Thoughts from a tindera

With the prospect of European flea markets and Dutch design beckoning at us from across the miles, Marlon and I agreed to take as few of our current set of belongings as possible to make space for new finds. 
This plan excites the stuffing out of me because I love design, I love vintage stuff and I’ve been longing to sink my teeth into a good flea market for years! And Marlon? He’s just been itching to tear through the house stuffing junk into a big black garbage bag. Having first moved to Singapore with just two suitcases, he’s always remarked to me with a mixture of wonder and horror how much stuff we’ve accumulated since… well, since I’ve moved in. And I have to admit he is right.
After spending a couple of hours being overwhelmed by just how much crap we had, Marlon and I decided to divide the tasks according to our strengths. I, being the internet addict, would sell our furniture on Craigslist and Gumtree; Marlon, being the brawny male, would haul all the stuff we wanted to get rid of into the living room for a good old-fashioned garage sale. 
The man has visual merchandising skills! A must-have in every husband.

Let me tell you, the last two weeks of organizing all these sales has taught me much, the hard way, about furnishing a home.

First is, take your time. Marlon and I were nest-crazed newlyweds who powered through the entire process in just a few weeks. Haste leads to waste; it also leads to Ikea. Which is cute and fun and great for a newlywed budget, but not for everything.

It’s not that our stuff is hideous (on the contrary, we’ve had a good number of compliments on our home), it’s just that it seemed ridiculous to go through all the trouble of shipping furniture made of particleboard planks *ahem*Ikea*ahem* all the way to Europe. For example, our bookshelves, as cleanly designed and useful as they were, might not even make it in one piece!

Happy to have sold this baby for a decent price. Cat not included!

Second, furniture is an investment; buy only things you’d want to keep forever or those that will command a decent resale value. I had my fair share of buyers who agreed to take my stuff, but when factoring in the cost of transport, found that they would pay almost double what they intended to spend. These people just flaked out on me altogether, and it pissed me off. In the end, I had to sell things for dirt cheap just to dispose of them.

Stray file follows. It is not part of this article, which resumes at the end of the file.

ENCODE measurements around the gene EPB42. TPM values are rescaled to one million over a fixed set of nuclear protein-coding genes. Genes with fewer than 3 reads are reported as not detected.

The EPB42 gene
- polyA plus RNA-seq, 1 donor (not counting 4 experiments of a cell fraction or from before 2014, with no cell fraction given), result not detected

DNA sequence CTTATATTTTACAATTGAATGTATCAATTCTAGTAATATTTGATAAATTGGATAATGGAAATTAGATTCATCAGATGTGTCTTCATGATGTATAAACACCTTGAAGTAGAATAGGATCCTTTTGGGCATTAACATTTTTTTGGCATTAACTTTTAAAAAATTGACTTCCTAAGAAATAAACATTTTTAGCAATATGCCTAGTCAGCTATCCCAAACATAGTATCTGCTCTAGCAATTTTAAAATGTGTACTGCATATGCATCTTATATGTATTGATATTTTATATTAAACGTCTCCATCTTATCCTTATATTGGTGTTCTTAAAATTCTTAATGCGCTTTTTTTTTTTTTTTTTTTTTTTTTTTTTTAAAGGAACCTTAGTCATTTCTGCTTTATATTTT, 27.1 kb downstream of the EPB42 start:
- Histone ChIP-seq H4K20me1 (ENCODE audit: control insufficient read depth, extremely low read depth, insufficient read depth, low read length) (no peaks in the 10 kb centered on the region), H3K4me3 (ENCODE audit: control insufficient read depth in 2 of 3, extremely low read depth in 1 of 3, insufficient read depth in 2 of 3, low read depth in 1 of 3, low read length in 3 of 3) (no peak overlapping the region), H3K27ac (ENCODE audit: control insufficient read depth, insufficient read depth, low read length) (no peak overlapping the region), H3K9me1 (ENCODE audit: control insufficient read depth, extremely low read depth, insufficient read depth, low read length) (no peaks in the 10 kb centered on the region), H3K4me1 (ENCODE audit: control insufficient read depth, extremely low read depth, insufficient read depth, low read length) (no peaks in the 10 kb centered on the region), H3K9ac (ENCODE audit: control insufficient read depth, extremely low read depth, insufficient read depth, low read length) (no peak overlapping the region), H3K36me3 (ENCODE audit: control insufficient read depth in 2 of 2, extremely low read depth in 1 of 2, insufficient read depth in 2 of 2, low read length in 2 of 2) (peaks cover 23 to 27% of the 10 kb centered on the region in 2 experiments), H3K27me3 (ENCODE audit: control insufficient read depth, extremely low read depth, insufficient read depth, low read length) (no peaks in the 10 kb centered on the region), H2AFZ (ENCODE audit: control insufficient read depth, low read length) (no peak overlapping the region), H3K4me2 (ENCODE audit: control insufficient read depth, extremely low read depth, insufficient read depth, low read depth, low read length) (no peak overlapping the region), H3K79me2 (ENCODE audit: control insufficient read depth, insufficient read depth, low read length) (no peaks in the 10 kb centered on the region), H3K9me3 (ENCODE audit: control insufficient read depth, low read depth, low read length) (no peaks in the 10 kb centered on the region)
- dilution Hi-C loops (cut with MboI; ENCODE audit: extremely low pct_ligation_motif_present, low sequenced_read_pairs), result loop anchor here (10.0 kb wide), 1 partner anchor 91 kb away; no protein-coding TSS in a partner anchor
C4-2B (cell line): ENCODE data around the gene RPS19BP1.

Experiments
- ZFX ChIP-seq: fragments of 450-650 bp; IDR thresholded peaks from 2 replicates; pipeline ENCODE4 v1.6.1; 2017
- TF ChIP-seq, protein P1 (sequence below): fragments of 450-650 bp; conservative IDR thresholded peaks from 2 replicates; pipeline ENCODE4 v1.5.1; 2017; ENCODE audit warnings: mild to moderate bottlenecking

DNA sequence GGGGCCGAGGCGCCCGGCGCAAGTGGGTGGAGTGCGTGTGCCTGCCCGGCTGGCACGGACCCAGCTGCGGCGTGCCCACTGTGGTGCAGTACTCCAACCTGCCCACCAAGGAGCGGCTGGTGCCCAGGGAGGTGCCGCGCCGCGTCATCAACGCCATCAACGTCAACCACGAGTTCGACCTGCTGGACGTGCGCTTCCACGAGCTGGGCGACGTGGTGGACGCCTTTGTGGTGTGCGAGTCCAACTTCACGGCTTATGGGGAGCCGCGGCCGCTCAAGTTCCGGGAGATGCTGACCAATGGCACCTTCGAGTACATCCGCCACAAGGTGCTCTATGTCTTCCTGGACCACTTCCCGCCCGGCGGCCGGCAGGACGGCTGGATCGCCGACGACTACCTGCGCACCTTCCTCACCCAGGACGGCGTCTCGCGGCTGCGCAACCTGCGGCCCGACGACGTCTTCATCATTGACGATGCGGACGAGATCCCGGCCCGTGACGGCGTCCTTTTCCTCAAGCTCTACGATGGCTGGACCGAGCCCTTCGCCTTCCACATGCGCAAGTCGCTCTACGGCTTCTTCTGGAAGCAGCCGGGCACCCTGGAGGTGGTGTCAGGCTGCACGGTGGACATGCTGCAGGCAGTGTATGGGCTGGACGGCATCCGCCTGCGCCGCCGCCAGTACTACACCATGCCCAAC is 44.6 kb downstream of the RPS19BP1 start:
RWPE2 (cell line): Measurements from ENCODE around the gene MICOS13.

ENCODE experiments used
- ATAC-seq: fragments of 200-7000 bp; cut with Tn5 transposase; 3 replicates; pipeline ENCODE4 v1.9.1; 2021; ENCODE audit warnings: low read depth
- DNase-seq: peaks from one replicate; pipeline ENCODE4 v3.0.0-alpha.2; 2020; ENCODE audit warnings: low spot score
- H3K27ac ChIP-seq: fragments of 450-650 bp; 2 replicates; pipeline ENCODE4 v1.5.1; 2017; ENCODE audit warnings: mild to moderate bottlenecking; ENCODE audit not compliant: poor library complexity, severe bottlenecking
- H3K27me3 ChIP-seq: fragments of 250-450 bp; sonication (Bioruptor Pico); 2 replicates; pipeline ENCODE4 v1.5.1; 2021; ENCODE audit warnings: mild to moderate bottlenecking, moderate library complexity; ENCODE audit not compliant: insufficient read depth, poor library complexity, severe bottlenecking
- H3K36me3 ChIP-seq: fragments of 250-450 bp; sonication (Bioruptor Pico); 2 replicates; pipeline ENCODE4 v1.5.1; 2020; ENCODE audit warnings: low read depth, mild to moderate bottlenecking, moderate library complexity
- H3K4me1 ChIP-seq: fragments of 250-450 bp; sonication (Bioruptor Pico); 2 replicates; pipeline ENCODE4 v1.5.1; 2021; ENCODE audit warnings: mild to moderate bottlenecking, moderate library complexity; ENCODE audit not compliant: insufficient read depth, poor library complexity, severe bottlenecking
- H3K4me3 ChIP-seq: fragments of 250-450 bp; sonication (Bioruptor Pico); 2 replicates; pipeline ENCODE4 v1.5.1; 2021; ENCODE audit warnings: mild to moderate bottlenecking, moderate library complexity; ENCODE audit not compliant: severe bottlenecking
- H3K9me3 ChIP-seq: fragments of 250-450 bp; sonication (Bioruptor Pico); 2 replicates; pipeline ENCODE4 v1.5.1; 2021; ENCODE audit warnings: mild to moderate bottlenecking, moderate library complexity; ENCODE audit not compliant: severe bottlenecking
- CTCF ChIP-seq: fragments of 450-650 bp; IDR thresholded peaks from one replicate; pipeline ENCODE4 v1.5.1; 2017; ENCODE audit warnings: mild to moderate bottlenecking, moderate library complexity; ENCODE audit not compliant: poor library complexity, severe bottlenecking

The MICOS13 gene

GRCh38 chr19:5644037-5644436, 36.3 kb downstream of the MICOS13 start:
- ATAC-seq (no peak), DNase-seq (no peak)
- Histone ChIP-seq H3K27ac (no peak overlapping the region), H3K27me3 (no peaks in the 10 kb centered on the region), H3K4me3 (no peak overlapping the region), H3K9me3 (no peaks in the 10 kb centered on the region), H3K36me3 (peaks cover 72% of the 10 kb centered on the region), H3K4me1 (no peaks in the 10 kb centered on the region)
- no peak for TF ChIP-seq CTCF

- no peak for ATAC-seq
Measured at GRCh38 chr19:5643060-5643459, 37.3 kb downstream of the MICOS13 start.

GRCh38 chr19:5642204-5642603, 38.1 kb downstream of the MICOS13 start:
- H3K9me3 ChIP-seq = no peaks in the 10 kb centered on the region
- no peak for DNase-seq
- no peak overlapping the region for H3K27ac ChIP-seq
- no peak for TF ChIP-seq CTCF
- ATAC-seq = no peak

I am amazed by my friend Ayessa, who lived in Jakarta for a nearly a year with only a bed and appliances until she and her hubby could save up for solid antique teakwood furniture. Talk about willpower! It is stories like these (plus awesome design blogs like Design*Sponge and Apartment Therapy, among others) that inspire me to put more time and care into furnishing our next home. And happily, Marlon has agreed to let me be the captain of that particular ship.

So as I bid farewell to our bargain-priced furniture, I also say goodbye to Ikea rampages and impulse buys… and hello to mood boards, flea markets and (crossing my fingers) some very thoughtful shopping!

Melt like butter

I just woke up from a five-day stupor called “my birthday celebration,” orchestrated by my previously highly secretive, wonderfully indulgent and all-around amazing husband. There are so many things to blog about, but for now let me just squeal like a girl.

CRUSH ALERT!

This tattooed pastry chef made and personally served me two desserts, a handful of chocolate bonbons and the most precious, pearlescent chocolate egg on my birthday. Each bite was unforgettable (and I don’t exaggerate), but the hotness serving them was one of the most unexpected birthday treats ever.

This is a two year-old clip, but we mustn’t look a Google gift horse in the mouth… that there’s video of this guy at all is something to be thankful for. Watch him in action and melt like butter. Or chocolate. Or both.

Mmmm. Sarap!

… ng tsokolate.

Trains on the brain

It seems I’ve been in this train-obsessed phase as of late. It may have started with a short film that I watched in my very first screenwriting class (yes, I’m taking a class! More on which later). Strangers by Erez Tadmor and Guy Nattiv is set on a late-night train (in what looks like Paris) and I liked it a lot (so clicky the linky!).